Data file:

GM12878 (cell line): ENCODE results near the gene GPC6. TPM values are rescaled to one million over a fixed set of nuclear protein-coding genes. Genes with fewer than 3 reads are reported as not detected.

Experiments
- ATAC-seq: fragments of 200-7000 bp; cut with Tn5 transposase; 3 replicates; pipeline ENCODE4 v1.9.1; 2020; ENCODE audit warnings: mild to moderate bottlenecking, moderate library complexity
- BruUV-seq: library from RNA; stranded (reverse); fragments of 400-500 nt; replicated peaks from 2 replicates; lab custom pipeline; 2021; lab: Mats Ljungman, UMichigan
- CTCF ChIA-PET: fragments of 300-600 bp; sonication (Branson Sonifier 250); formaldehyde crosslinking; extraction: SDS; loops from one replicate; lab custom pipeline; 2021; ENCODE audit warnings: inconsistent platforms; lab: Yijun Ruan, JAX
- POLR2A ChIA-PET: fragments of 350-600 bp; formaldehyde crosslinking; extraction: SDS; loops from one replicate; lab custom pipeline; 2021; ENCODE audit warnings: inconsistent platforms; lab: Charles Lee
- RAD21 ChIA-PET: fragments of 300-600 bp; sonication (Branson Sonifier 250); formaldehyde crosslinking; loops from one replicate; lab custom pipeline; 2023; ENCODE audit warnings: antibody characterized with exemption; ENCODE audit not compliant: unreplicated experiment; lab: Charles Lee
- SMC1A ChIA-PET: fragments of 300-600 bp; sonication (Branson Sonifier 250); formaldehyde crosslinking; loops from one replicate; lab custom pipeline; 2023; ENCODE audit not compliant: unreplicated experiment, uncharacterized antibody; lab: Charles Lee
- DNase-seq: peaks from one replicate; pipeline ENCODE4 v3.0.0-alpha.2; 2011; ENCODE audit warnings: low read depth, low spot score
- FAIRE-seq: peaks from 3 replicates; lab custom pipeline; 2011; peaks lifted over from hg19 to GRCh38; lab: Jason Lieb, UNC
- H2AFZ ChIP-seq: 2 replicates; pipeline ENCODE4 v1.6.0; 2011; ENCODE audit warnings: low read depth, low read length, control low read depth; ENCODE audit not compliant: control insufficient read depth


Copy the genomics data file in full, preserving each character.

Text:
GM12878 (cell line): ENCODE results near the gene GPC6. TPM values are rescaled to one million over a fixed set of nuclear protein-coding genes. Genes with fewer than 3 reads are reported as not detected.

Experiments
- ATAC-seq: fragments of 200-7000 bp; cut with Tn5 transposase; 3 replicates; pipeline ENCODE4 v1.9.1; 2020; ENCODE audit warnings: mild to moderate bottlenecking, moderate library complexity
- BruUV-seq: library from RNA; stranded (reverse); fragments of 400-500 nt; replicated peaks from 2 replicates; lab custom pipeline; 2021; lab: Mats Ljungman, UMichigan
- CTCF ChIA-PET: fragments of 300-600 bp; sonication (Branson Sonifier 250); formaldehyde crosslinking; extraction: SDS; loops from one replicate; lab custom pipeline; 2021; ENCODE audit warnings: inconsistent platforms; lab: Yijun Ruan, JAX
- POLR2A ChIA-PET: fragments of 350-600 bp; formaldehyde crosslinking; extraction: SDS; loops from one replicate; lab custom pipeline; 2021; ENCODE audit warnings: inconsistent platforms; lab: Charles Lee
- RAD21 ChIA-PET: fragments of 300-600 bp; sonication (Branson Sonifier 250); formaldehyde crosslinking; loops from one replicate; lab custom pipeline; 2023; ENCODE audit warnings: antibody characterized with exemption; ENCODE audit not compliant: unreplicated experiment; lab: Charles Lee
- SMC1A ChIA-PET: fragments of 300-600 bp; sonication (Branson Sonifier 250); formaldehyde crosslinking; loops from one replicate; lab custom pipeline; 2023; ENCODE audit not compliant: unreplicated experiment, uncharacterized antibody; lab: Charles Lee
- DNase-seq: peaks from one replicate; pipeline ENCODE4 v3.0.0-alpha.2; 2011; ENCODE audit warnings: low read depth, low spot score
- FAIRE-seq: peaks from 3 replicates; lab custom pipeline; 2011; peaks lifted over from hg19 to GRCh38; lab: Jason Lieb, UNC
- H2AFZ ChIP-seq: 2 replicates; pipeline ENCODE4 v1.6.0; 2011; ENCODE audit warnings: low read depth, low read length, control low read depth; ENCODE audit not compliant: control insufficient read depth